There are few other industries outside of banking with a more drastic need to transform to ensure their long-term survival.
That’s the view of the analysts at IDC, which at the same time acknowledge the industry is faced with a sizeable IT challenge, ironically caused by being early adopters of technology since the 1970s which has created hundreds of disparate systems with little or no interoperability.
The report, IDC MaturityScape Benchmark: Digital Transformation in Banking Worldwide, 2018* divides banks into five maturity stages: ad hoc, opportunistic, repeatable, managed and optimised.
While all 125 banks IDC surveyed acknowledge the importance and complexity of transforming their businesses to compete in this new digital economy, nearly 40 per cent have not yet executed on a sustainable digital transformation strategy.
Those 40 per cent are still at the ad hoc or opportunistic stages of maturity. IDC puts this lack of maturity down to key challenges such as the difficulty overhauling a multitude of legacy technology and process and, the “sluggish nature” of organisational change.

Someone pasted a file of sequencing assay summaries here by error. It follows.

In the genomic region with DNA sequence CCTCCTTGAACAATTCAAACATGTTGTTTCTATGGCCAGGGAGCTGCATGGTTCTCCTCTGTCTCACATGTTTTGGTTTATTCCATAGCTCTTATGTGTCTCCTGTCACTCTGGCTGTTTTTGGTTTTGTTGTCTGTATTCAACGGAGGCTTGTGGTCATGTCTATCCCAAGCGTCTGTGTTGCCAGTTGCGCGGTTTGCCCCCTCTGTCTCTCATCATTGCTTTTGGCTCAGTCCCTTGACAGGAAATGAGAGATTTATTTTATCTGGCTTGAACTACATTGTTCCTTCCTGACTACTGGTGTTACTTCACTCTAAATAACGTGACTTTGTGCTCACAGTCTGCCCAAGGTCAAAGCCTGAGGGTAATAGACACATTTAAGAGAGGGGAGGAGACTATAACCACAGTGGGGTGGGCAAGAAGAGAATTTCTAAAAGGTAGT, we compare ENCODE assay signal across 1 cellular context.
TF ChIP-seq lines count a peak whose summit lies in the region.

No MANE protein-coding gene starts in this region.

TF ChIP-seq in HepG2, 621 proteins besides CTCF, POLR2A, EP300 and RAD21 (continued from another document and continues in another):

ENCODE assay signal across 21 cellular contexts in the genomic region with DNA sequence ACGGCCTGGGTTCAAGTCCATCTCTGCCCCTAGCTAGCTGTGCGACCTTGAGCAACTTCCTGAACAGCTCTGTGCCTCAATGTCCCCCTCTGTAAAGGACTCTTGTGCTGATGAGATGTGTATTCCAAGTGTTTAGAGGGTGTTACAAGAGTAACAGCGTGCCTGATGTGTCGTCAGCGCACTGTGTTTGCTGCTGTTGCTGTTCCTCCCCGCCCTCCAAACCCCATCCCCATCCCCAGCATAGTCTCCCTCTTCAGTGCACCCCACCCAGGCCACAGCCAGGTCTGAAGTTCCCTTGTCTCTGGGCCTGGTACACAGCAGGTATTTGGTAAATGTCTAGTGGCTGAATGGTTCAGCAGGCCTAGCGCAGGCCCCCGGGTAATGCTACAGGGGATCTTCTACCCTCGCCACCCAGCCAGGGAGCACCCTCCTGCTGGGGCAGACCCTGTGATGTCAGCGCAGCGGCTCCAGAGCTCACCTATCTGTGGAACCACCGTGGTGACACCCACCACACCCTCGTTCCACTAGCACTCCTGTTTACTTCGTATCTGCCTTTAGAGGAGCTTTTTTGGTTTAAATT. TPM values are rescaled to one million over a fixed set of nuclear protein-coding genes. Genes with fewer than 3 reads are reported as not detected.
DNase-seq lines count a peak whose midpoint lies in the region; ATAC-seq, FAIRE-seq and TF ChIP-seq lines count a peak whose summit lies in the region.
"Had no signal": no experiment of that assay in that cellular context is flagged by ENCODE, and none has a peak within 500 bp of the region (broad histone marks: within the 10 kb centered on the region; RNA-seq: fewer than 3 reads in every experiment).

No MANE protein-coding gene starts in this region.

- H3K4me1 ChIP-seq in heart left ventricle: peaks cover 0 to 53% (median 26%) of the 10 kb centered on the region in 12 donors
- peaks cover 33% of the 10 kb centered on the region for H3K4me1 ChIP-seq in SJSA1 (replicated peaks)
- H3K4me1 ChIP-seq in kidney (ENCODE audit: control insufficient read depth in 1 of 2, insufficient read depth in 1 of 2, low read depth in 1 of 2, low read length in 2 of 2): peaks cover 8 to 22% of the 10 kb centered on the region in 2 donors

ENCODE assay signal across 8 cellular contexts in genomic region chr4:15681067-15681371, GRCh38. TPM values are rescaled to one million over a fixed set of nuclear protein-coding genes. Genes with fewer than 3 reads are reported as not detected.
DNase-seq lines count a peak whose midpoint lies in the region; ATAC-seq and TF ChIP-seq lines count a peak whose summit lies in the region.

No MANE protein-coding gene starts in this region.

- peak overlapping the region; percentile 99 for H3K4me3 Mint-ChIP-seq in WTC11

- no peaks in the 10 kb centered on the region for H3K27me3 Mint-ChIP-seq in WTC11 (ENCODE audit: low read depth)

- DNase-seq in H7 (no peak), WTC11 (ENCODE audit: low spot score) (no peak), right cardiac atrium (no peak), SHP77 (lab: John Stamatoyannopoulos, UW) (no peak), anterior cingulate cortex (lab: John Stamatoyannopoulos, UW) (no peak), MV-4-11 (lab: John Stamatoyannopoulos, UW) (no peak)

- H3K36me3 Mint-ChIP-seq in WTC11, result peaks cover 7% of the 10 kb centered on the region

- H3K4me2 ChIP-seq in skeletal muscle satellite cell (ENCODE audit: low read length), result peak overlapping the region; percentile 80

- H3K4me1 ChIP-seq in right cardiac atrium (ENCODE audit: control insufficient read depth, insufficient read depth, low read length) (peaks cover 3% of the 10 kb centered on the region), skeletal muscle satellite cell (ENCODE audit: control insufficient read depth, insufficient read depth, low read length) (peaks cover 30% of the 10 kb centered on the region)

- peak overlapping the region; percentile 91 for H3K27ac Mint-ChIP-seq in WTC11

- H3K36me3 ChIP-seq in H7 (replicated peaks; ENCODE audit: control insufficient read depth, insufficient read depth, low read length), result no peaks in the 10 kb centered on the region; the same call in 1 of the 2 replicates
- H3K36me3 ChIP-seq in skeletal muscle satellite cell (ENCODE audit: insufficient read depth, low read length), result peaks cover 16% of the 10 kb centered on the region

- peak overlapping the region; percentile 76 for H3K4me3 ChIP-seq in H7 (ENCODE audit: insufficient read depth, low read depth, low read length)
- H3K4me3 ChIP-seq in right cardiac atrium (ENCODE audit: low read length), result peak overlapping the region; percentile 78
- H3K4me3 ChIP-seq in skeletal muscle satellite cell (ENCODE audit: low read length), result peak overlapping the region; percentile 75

Just over 50 per cent of the banks surveyed fall into the repeatable and managed levels of maturity, where IT becomes an enabler of business strategy.
And the smallest group — 8 per cent — have optimised their digital operations to the point of becoming digital disruptors, and are exploring data monetisation or offering non-traditional financial products.
C-suite and board commitment to digital transformation is a common trait among the banks which are succeeding, according to IDC.
For those still in a reactionary or ad hoc stage of digital transformation, IDC believes that failure to recognise the need to at least join the digital revolution in financial services bodes ill for its survival in the long term.
“Banks no longer have a choice but to transform if they want to become more responsive to today’s and tomorrow’s markets,” says Jerry Silva, director, Global Retail Banking at IDC Financial Insights.
“Those banks that have committed to digital transformation at the board and C-suite level are already creating disruptions that are taking the industry to business models beyond banking.”
Silva warns that banks which chose to ignore digital transformation, or think it’s just a buzzword, will perish over the next decade.
*The survey findings are contained in the report IDC MaturityScape Benchmark: Digital Transformation in Banking Worldwide, 2017 (IDC #US43312417) authored by Jerry Silva, Karen Massey, Lawrence Freeborn and Michael Araneta.